Division of Reproductive Endocrinology, Department of Obstetrics and Gynecology, Columbia Presbyterian Medical Center of The New York Presbyterian Hospital, New York, New York, USA
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First published September 15, 2002 - More info
A chronically adverse intrauterine environment can foster a fetal hypercortisolemia that persists after stressful conditions are removed and well after a transient, stress-associated elevation in adrenocorticotrophic hormone (ACTH) has passed (1, 2). This observation, among others, strongly suggests that chronic intrauterine stress can reprogram the fetal hypothalamo-pituitary-adrenal (HPA) axis. As Butler and colleagues show in this issue of the JCI (3), the development of a phenotypically novel cellular subpopulation within the pituitary may explain, at least in part, this profound and long-lasting change in the endocrine environment. Butler et al. demonstrate here that the fetal ovine pituitary possesses a developmental malleability that allows a remodeling of its corticotroph population. The particular alterations seen depend upon the stage of fetal life during which stressful stimuli are experienced, but some persist late into gestation and may well be permanent.
The ovine embryo can be subjected to reduced vascular perfusion and substrate deprivation by being allowed to develop within a uterus that has been antenatally carunclectomized, or surgically nearly depleted of its possible placental attachment sites. Fetuses that cannot compensate through placental hypertrophy will ultimately experience varying degrees of chronic metabolic disease including hypoxemia, hypoglycemia, and acidemia (4).
Butler and colleagues report here on the independent and combined effects on fetal corticotroph development of maternal carunclectomy itself and chronic hypoxemia of late gestation. Perhaps their most remarkable finding relates to the developmental plasticity of the normal ovine pituitary, as judged by the development of corticotrophin-releasing hormone–responsiveness (CRH-responsiveness) in vitro. CRH is a 41 amino acid hypothalamic peptide that acts as the central regulator of the body’s response to stress. By binding to specific receptors (CRHR1, CRHR2) on pituitary corticotrophs, it facilitates the release of ACTH, which, in turn, stimulates adrenal corticosteroid production. Butler et al. observed that cultured fetal ovine pituicytes that have been subjected to toxic ablation of all CRH-receptor positive cells can nevertheless regain CRH responsiveness, suggesting that the fetal pituitary contains multipotential precursor cells capable of differentiation late into gestation. In addition, the authors found that a new population of fetal pituitary corticotrophs emerges in ovine fetuses subjected to the aberrant intrauterine environment produced by carunclectomy. These unique corticotrophs, which were unresponsive to CRH and have a relatively high constitutive secretion of ACTH, developed whether or not hypoxemia eventually occurred, suggesting that an early insult associated with carunclectomy sufficed to redirect corticotroph ontogeny. Unlike the cells that emerged in cultures from non-carunclectomized fetuses, these corticotrophs could not restore CRH sensitivity after the ablation of CRH-responsive cells. Hence, it appears that very early intrauterine stress can trigger a cascade of terminal differentiation that limits the developmental plasticity of the pituitary, precluding the alterations seen in response to later insults.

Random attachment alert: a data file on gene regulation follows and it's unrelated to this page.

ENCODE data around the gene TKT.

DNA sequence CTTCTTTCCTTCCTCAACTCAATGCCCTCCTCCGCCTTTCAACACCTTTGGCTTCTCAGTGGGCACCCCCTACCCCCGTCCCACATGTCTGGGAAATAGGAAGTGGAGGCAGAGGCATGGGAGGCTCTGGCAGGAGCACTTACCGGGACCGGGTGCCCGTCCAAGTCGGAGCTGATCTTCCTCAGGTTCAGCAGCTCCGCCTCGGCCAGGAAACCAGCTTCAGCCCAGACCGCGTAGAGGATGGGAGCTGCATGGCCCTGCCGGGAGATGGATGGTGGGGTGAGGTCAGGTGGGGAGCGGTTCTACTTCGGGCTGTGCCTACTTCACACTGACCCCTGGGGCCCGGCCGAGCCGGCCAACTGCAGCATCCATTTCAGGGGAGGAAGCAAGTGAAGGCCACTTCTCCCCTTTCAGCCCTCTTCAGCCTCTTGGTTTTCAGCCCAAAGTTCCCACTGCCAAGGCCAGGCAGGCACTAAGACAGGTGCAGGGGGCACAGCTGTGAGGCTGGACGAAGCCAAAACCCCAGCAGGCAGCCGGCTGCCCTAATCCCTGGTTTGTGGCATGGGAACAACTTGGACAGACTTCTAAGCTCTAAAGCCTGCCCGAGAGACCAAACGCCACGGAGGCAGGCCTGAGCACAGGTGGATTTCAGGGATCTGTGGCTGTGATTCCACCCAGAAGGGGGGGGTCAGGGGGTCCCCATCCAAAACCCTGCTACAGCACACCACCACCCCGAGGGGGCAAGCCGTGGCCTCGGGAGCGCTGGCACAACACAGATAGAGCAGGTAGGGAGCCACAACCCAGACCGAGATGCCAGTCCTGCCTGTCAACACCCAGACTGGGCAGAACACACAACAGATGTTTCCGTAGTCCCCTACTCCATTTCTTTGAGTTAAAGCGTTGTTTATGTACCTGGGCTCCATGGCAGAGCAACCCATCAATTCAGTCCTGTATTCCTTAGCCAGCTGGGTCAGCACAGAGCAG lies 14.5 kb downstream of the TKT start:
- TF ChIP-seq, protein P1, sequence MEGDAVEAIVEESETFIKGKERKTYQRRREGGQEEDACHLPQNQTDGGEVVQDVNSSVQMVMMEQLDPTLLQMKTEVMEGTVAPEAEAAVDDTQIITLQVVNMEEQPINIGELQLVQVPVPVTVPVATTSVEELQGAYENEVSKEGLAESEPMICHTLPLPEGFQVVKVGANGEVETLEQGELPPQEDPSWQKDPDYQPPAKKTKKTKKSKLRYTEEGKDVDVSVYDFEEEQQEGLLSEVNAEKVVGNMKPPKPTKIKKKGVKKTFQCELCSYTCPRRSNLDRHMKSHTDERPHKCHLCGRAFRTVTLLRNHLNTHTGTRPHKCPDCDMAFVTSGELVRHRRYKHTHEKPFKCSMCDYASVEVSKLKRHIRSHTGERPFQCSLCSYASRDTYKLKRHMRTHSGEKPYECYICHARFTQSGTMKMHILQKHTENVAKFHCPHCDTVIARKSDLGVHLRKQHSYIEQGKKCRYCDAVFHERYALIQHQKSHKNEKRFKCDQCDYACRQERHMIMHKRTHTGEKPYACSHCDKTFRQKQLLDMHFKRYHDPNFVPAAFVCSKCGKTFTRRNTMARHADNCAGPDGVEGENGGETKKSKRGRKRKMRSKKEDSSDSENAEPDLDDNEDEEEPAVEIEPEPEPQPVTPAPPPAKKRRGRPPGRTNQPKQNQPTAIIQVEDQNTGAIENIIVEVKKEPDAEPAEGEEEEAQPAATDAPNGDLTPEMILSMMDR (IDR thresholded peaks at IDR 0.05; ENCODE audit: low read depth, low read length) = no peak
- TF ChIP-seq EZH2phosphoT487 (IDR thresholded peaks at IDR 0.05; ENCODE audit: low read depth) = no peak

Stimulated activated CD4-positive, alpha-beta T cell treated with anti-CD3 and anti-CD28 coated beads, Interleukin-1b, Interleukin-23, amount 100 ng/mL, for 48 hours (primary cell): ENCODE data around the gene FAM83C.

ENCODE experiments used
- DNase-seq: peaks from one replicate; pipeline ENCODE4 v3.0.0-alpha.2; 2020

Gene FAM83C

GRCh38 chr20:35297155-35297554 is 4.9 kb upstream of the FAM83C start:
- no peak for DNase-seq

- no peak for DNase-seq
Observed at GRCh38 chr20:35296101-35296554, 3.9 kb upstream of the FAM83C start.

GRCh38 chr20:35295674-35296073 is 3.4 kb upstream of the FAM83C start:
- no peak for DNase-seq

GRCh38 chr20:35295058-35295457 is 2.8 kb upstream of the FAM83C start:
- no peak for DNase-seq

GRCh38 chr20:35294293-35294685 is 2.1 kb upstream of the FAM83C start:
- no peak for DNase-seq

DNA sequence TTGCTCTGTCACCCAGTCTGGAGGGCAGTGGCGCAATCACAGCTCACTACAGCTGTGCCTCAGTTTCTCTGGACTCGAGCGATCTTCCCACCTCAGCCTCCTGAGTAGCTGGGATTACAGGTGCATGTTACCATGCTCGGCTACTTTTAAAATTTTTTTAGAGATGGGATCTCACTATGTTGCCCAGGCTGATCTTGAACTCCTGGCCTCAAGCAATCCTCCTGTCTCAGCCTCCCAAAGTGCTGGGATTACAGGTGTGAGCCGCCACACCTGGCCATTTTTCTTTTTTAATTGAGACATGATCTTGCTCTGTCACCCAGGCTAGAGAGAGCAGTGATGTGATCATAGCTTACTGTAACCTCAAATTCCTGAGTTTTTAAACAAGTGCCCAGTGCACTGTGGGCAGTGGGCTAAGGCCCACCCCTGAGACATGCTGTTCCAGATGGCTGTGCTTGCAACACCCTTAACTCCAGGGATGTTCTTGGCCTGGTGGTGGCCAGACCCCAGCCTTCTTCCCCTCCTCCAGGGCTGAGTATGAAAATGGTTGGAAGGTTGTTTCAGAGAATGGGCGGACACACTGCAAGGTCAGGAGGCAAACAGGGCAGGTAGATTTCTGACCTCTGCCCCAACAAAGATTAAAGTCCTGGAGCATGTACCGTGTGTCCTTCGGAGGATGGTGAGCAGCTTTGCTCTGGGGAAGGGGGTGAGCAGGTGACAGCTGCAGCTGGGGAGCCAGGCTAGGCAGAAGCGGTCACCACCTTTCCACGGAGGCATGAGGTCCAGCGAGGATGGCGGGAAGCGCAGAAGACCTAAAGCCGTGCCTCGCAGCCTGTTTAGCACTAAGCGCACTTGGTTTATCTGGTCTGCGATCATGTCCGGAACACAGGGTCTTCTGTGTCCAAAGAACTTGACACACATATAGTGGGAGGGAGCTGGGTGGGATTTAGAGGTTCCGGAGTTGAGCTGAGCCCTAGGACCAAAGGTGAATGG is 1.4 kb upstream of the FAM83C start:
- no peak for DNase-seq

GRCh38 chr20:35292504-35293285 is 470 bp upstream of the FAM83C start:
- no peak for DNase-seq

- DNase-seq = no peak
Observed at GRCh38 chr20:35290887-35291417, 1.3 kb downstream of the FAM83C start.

In the present study, fetal ovine chronic hypoxemia was associated with diminished ACTH synthesis within the CRH-responsive ovine corticotrophs. It should be noted that the level of hypoxemia in the fetuses studied was insufficient to induce hypoglycemia or acidemia, so the decrease in ACTH synthesis probably cannot be attributed to concurrent metabolic disease. The observation that peripheral ACTH levels were unaffected is consistent with previous work in which arginine vasopressin–responsive (AVP-responsive) corticotrophs were found to be responsible for the majority of baseline ACTH secretion, while CRH-responsive corticotrophs were responsible for ACTH release in response to an acute superimposed stress (5).